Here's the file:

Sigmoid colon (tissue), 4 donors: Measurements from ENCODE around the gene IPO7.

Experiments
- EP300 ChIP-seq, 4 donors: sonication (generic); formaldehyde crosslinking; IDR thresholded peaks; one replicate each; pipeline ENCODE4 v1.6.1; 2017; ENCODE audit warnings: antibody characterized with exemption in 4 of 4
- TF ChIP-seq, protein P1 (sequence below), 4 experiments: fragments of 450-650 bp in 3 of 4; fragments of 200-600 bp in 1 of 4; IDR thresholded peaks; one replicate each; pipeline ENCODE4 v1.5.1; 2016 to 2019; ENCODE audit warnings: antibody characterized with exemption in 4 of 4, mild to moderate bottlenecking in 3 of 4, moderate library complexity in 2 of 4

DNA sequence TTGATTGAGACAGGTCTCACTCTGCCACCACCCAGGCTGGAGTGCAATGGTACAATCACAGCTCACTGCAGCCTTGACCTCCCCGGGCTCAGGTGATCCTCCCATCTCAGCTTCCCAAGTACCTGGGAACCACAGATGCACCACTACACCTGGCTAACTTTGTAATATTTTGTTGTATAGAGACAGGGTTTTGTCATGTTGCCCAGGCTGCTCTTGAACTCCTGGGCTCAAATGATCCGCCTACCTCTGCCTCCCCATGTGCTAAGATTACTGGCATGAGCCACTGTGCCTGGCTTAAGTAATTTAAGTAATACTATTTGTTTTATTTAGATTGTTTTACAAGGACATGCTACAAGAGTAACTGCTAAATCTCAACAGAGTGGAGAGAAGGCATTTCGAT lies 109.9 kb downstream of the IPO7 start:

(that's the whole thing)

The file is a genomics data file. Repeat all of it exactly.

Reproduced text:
Sigmoid colon (tissue), 4 donors: Measurements from ENCODE around the gene IPO7.

Experiments
- EP300 ChIP-seq, 4 donors: sonication (generic); formaldehyde crosslinking; IDR thresholded peaks; one replicate each; pipeline ENCODE4 v1.6.1; 2017; ENCODE audit warnings: antibody characterized with exemption in 4 of 4
- TF ChIP-seq, protein P1 (sequence below), 4 experiments: fragments of 450-650 bp in 3 of 4; fragments of 200-600 bp in 1 of 4; IDR thresholded peaks; one replicate each; pipeline ENCODE4 v1.5.1; 2016 to 2019; ENCODE audit warnings: antibody characterized with exemption in 4 of 4, mild to moderate bottlenecking in 3 of 4, moderate library complexity in 2 of 4

DNA sequence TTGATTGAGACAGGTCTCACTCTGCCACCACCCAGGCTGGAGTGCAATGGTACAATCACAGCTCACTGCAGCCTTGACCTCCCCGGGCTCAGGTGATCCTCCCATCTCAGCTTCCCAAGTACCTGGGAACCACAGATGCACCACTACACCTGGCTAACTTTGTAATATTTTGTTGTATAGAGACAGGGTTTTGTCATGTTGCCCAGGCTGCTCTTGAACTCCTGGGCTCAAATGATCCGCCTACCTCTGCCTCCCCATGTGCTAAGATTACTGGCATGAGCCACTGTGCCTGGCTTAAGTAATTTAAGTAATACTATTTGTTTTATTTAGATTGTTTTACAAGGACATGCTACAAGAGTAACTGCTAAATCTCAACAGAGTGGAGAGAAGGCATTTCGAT lies 109.9 kb downstream of the IPO7 start: